Black Owned Record Labels

Prologue:

Black Swan Records was founded by Harry Pace in 1921 in Harlem, New York City and was the first black owned record label whose target market were black Americans. The label released recordings of blues and jazz music. Blues and jazz music had a big impact on rock musicians. Black Swan Records was bought out in 1924 by Paramount Records (nothing to do with the movie studio). The record label was defunct by the late 20s and was resurrected in the 90s with rereleases of blues and jazz music on compact disc.

Vee Jay Records was founded in 1953 by Vivian Carter and James C Bracken, husband and wife. Before Motown was founded, it was the largest black owned record label according to Chicago Soul by Robert Pruter. It was started in Chicago, same city where Soul Train started.

Like Stax (came from the names of the founders Jim Stewart and Estelle Axton – brother and sister), their record label came from the two names of the founders.

Like Stax, Motown, and Philadelphia International Records, they had their own house band with a guitarist, a bassist, a piano player, drummers, and a brass section. The music released on that label were from the following genres: blues, R&B (which was rising in popularity in the 50s), jazz, and rock and roll.

The Impressions (Curtis Mayfield and Jerry Butler were a member of this band) were signed to this label before they released music on Curtom Records. Their best known song from this very early era was “For Your Precious Love” from 1958.

Some of The Beatles’ music was released on Vee Jay in the United States. Sadly, the record label went bankrupt for the first time in 1966. Musicians who were signed to this record label include John Lee Hooker, Dee Clark, Memphis Slim, The Dells, The Four Seasons, and The Standells. Here are some songs by these musicians:

There were many other famous record labels that have had much success amongst black Americans and people from all ethnic groups from around the world. For example, music from the Motown/Tamla Motown label was popular in the English Northern Soul subculture. Music from the Motown and Philadelphia International record labels was featured on the popular American TV programme, Soul Train, which was created by Don Cornelius. Soul Train was known as one of the first youth oriented shows that was geared toward a black American audience. It was known as “The hippest trip in America.” Soul Train was also a hit amongst white Americans, and quite a few non-black musicians appeared on the show such as David Bowie, Elton John, Average White Band, and Frankie Valli.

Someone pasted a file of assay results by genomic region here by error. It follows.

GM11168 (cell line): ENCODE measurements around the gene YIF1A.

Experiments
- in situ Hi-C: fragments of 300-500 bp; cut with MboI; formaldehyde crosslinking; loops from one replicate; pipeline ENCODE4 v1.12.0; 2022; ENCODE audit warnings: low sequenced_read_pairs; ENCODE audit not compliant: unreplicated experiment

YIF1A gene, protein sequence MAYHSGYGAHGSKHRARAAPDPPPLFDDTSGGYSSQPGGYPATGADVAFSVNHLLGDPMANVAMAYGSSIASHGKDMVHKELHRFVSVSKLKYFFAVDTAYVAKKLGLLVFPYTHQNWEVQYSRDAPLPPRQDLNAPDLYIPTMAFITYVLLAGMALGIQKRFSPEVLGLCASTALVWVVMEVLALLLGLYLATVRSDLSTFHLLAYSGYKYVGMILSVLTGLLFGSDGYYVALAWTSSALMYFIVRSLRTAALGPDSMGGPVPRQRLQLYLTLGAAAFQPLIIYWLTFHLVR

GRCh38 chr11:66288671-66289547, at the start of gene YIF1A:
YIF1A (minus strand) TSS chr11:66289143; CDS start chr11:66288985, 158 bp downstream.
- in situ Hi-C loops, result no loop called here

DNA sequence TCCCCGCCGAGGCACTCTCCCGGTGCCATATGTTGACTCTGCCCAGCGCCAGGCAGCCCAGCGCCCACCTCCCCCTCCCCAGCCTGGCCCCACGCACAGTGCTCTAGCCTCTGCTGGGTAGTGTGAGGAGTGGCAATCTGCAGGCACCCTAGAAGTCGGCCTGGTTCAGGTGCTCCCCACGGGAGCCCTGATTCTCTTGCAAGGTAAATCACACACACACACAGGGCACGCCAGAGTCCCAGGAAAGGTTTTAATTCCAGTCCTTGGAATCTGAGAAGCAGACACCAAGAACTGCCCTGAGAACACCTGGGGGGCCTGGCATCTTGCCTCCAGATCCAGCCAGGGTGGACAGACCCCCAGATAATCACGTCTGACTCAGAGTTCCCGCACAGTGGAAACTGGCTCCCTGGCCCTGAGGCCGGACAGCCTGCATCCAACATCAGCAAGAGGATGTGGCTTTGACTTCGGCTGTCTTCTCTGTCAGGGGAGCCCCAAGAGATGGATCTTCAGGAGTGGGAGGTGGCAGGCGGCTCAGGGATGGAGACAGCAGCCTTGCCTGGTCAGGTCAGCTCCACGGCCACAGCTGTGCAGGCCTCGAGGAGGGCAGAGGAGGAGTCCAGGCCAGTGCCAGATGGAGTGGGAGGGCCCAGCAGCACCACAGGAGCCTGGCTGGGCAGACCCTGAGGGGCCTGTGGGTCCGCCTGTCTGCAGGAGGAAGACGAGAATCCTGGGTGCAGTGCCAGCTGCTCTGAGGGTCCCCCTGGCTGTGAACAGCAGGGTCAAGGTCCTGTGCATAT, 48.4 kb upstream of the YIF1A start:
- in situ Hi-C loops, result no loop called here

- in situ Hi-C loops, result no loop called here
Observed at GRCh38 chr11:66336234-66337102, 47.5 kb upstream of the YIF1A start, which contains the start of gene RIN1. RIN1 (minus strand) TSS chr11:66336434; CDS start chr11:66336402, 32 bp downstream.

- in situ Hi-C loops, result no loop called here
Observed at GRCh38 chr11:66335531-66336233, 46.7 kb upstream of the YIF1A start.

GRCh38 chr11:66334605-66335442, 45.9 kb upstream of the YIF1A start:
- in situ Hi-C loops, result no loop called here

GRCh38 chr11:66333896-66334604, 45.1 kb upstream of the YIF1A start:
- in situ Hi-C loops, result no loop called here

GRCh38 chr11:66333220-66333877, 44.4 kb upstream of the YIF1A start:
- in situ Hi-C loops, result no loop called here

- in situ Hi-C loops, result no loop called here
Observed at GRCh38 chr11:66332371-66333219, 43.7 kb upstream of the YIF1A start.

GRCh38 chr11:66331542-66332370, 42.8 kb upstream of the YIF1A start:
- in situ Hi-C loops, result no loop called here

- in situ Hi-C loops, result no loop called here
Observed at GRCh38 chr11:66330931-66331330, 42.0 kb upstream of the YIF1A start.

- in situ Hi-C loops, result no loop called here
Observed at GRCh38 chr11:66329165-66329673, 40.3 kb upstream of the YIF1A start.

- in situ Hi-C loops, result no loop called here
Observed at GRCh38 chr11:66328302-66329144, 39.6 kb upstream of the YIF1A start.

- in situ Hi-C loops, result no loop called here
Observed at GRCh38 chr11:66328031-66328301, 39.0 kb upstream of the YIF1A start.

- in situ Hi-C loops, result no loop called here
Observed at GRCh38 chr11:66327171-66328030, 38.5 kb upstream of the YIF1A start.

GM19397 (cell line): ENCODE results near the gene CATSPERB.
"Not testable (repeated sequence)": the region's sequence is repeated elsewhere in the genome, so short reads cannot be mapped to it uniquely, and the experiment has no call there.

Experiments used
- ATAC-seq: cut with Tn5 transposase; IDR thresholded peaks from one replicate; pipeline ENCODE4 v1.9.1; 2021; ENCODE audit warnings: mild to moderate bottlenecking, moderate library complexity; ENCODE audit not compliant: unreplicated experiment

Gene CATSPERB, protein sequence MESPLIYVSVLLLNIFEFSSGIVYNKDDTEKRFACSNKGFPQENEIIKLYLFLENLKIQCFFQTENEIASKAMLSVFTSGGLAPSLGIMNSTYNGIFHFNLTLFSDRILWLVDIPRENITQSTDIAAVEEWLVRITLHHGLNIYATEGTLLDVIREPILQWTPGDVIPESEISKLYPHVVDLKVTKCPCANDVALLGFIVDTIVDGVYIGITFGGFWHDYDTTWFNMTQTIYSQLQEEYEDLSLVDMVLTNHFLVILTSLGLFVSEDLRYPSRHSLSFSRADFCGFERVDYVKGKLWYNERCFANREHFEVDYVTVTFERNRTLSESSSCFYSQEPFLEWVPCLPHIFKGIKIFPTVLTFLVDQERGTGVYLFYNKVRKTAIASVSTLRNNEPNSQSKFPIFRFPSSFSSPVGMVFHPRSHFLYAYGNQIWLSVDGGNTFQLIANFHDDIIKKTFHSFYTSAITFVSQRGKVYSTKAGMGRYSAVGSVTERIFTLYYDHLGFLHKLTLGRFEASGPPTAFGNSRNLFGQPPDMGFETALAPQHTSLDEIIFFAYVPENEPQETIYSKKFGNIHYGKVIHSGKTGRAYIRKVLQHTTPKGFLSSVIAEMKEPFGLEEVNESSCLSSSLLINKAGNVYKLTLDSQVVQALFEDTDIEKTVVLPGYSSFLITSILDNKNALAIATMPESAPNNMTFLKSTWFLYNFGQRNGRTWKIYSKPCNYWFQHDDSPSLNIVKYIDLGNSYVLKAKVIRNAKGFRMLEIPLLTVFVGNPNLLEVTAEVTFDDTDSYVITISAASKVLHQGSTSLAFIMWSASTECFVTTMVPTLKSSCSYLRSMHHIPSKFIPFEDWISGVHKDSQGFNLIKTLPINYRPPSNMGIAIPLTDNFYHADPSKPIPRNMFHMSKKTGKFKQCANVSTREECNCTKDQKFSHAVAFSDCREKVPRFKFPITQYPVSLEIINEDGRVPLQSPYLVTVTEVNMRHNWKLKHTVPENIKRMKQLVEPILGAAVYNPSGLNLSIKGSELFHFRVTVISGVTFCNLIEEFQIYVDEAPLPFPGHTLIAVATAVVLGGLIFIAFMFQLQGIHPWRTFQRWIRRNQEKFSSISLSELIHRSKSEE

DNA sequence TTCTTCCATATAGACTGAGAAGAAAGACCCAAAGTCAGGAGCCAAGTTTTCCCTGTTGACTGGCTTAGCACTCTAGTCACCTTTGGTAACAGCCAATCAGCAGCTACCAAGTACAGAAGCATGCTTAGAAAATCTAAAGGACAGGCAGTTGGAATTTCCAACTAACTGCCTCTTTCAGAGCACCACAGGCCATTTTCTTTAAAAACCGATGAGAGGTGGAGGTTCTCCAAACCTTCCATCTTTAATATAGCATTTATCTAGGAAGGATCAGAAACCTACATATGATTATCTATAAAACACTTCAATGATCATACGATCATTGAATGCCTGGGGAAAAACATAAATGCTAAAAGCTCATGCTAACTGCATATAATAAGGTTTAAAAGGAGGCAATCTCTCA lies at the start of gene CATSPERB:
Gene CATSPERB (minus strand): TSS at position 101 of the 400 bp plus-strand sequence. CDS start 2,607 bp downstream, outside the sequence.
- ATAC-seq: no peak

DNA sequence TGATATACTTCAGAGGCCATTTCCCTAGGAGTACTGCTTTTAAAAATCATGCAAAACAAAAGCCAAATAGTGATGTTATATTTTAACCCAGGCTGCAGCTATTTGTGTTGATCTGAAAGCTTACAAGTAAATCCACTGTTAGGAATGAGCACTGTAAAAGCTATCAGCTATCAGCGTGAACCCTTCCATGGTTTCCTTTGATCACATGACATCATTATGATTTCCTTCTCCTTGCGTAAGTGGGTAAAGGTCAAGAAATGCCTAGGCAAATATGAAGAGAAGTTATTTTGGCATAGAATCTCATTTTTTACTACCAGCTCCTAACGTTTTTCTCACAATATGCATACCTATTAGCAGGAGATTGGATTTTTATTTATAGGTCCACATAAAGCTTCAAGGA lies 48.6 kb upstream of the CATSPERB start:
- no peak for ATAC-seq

Let’s explore!

Motown/Tamla/Gordy:

Founded in 1959 in Detroit by Berry Gordy. The name is a portmanteau of motor and town. Detroit was a big centre for the auto industry. The first headquarters of Motown was called Hitsville USA. Motown is one of the best known Soul and R&B labels, and has even become a synonym for the music genres since it was influential in creating that sound we know and love. The label turned to a more disco sound in the late 70s. Musicians that weren’t even signed to the label even mimicked that sound. Many Motown singles have had chart success and rock bands would even cover Motown songs. Motown songs were in the Top 40 along with rock and roll and pop. Like many soul and R&B record labels, Motown had its own studio band – The Funk Brothers. Within Motown there were successful songwriting teams such as Holland-Dozier-Holland, Whitfield & Strong, and Ashford & Simpson. Berry Gordy wrote songs as well. Musicians Smokey Robinson, Marvin Gaye, Stevie Wonder, and Eddie Kendricks wrote songs as well.

Here are 10 Motown songs from the 60s and 70s that were chart toppers:

1. “My Girl” by The Temptations (1964)

2. “Reach Out, I’ll Be There” by The Four Tops (1966)

3. “Stop! In The Name Of Love” by The Supremes (1965)

4. “I Heard It Through The Grapevine” by Marvin Gaye (1968)

5. “Fingertips” by Stevie Wonder (1963) – Stevie Wonder was only 12 when this song was released!

6. “I Want You Back by The Jackson 5 (Released in 1969, #1 in 1970) – Michael Jackson was only 11 when this song was released.

7. “War” by Edwin Starr (1970)

8. “The Tears of A a Clown” by Smokey Robinson & The Miracles (Originally released in 1967, #1 in 1970)